/var/lib/systemd/coredump when an intentional crash is induced (
/var/crash doesn't exist on Debian but may be available on other Linux distributions).
Disable setuid processes dumping their memory
Processes with elevated permissions (or the setuid bit), might be still able to perform a core dump, depending on your other settings. As these processes usually have more access, they might contain more sensitive data segments in memory. So time to change this as well. The behavior can be altered with a sysctl key, or directly via the /proc file system. For permanent settings, the sysctl command and configuration is typically used. A setting is called a ‘key’, which has a related value attached to it (also known as a key-value pair).
To disable program with the setuid bit to dump, set the fs.suid_dumpable to zero:
echo "fs.suid_dumpable=0" >> /etc/sysctl.conf
Reload the sysctl configuration with the -p flag to activate any changes you made.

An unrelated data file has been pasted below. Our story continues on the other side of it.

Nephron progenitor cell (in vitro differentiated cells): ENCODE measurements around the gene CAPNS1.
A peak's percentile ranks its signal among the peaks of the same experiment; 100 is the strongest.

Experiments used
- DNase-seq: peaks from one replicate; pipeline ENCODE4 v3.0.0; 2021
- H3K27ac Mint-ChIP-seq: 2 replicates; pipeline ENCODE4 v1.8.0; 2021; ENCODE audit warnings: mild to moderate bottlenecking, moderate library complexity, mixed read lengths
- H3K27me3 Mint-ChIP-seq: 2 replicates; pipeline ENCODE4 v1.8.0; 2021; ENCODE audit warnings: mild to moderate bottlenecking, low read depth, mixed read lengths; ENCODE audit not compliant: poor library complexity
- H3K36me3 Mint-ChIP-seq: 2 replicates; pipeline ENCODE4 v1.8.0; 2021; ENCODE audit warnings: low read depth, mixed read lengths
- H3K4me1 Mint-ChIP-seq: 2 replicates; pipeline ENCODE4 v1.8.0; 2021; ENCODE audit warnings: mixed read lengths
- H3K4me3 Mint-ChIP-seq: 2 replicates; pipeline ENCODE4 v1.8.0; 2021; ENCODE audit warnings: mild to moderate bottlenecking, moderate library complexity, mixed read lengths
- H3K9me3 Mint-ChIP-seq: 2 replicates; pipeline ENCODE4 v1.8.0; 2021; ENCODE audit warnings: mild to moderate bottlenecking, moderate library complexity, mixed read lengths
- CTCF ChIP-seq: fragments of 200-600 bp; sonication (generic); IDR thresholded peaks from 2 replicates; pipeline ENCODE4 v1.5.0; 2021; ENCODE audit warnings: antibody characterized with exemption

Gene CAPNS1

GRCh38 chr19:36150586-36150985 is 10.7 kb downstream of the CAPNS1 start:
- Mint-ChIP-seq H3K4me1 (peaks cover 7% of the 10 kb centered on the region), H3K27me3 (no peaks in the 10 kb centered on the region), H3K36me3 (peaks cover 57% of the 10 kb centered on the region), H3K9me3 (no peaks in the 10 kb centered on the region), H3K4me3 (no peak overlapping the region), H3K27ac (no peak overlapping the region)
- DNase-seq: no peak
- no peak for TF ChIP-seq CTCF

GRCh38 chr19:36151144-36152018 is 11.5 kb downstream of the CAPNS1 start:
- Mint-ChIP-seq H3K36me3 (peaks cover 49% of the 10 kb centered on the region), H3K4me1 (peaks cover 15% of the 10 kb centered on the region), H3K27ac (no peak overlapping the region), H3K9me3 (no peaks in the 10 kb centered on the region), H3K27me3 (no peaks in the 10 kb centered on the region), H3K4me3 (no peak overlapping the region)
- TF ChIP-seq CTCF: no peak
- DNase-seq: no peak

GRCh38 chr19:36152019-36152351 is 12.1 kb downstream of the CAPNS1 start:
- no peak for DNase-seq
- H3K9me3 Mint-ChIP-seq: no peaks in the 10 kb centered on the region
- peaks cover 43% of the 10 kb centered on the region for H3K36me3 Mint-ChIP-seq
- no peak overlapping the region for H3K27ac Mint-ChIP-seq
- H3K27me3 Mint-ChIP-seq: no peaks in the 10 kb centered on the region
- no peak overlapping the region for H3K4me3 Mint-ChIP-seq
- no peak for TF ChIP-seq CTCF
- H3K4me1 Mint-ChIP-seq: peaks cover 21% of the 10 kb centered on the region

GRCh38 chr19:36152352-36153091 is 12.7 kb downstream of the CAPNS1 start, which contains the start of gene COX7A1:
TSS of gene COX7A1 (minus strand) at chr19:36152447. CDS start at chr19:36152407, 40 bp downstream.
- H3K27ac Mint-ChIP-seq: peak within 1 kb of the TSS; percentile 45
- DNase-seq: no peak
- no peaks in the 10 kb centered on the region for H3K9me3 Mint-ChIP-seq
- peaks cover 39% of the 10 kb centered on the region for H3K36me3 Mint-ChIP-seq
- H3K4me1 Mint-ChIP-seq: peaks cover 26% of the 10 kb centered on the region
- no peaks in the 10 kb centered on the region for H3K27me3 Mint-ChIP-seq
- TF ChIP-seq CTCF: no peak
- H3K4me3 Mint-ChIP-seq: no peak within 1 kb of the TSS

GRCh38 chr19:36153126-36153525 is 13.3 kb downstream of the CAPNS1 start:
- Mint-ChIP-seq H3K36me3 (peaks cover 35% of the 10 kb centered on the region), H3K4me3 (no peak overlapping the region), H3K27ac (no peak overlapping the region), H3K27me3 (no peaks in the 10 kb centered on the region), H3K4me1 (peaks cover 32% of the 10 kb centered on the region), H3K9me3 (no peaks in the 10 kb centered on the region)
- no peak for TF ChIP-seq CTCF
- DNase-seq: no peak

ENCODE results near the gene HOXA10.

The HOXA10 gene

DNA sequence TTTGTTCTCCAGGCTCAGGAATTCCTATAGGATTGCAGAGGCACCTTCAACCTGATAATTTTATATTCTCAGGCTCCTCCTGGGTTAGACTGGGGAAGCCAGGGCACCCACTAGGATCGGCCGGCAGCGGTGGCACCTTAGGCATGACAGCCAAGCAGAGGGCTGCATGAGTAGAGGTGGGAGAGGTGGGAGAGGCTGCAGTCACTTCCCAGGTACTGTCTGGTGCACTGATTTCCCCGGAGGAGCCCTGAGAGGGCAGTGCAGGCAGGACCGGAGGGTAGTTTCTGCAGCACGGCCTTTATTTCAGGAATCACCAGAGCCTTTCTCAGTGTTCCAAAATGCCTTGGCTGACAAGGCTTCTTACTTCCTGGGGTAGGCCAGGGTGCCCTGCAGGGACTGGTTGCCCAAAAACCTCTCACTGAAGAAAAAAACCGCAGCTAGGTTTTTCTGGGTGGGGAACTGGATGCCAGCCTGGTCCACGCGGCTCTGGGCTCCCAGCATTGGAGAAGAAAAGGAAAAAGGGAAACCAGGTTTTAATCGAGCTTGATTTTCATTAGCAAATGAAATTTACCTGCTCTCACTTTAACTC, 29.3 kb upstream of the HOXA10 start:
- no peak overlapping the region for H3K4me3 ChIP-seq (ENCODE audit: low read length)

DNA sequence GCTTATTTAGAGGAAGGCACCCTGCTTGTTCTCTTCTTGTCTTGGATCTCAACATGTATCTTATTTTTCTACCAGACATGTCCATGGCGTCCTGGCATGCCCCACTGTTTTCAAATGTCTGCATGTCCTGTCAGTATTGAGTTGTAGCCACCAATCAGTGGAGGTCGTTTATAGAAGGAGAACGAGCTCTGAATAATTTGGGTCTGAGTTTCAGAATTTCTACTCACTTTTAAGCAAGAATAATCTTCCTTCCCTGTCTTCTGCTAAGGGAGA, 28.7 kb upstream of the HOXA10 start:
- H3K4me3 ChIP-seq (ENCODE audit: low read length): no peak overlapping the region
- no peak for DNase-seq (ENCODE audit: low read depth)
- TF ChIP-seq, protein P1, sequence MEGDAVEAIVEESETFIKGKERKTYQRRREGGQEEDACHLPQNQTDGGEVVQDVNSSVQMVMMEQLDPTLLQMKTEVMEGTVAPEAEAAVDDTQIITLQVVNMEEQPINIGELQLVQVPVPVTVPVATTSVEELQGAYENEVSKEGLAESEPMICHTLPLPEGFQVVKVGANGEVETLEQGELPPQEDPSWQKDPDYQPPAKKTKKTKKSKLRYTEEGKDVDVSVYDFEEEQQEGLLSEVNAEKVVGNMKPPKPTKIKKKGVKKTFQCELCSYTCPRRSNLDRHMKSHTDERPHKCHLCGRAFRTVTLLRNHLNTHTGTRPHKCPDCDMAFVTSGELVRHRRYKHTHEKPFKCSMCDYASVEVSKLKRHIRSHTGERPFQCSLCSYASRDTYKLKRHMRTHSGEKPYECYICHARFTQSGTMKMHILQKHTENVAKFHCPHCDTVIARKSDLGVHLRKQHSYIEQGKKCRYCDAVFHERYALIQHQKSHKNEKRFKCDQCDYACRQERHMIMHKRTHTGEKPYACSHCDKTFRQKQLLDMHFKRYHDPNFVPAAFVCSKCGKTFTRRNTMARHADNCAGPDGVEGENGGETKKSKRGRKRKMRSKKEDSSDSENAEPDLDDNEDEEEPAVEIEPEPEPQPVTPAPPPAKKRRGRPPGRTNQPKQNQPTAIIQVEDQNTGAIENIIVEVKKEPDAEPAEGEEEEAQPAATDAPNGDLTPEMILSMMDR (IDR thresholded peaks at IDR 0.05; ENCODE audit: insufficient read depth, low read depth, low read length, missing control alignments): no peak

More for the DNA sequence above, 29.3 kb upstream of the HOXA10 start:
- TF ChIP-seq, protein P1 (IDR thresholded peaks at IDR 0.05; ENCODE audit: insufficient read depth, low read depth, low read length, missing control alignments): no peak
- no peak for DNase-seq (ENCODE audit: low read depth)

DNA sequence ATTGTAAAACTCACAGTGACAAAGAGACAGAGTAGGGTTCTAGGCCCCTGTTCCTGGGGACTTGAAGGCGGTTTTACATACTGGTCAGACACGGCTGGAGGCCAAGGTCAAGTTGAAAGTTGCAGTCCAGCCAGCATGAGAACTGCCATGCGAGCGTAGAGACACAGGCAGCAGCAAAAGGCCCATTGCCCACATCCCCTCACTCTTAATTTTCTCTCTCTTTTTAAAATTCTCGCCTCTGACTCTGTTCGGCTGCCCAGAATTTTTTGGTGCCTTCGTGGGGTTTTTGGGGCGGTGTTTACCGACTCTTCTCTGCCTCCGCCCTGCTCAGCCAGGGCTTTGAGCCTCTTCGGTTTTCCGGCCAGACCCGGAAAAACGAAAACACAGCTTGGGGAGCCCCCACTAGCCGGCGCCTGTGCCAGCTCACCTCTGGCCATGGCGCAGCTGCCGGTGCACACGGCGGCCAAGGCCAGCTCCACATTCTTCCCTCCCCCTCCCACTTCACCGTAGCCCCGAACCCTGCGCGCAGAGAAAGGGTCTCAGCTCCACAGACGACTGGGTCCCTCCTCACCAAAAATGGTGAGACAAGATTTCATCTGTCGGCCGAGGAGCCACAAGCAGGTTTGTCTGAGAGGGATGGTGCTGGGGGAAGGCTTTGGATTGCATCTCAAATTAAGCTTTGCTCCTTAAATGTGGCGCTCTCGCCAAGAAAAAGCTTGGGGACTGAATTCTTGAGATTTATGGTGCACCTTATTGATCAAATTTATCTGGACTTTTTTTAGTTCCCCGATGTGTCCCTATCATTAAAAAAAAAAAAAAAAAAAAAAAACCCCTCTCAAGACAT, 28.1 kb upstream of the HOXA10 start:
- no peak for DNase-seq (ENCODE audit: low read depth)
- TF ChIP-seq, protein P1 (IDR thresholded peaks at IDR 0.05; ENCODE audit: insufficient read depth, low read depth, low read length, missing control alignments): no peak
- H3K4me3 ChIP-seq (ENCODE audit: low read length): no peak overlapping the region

Following reboot, a second boot entry called "Whonix ™ Live-mode" will be visible. Simply press
Enter to boot the live system and use it as normal.
To increase security, the VM disks can be set to read-only. Otherwise, malware running as root in the VM could theoretically mount the image read-write and gain persistence in this way. To do so, power off the machine and set the hard disk to read-only in the virt-manager GUI before booting into live mode. To boot into normal mode again, simply revert this change and choose the normal boot option in the GRUB menu.
Virtualbox and KVM: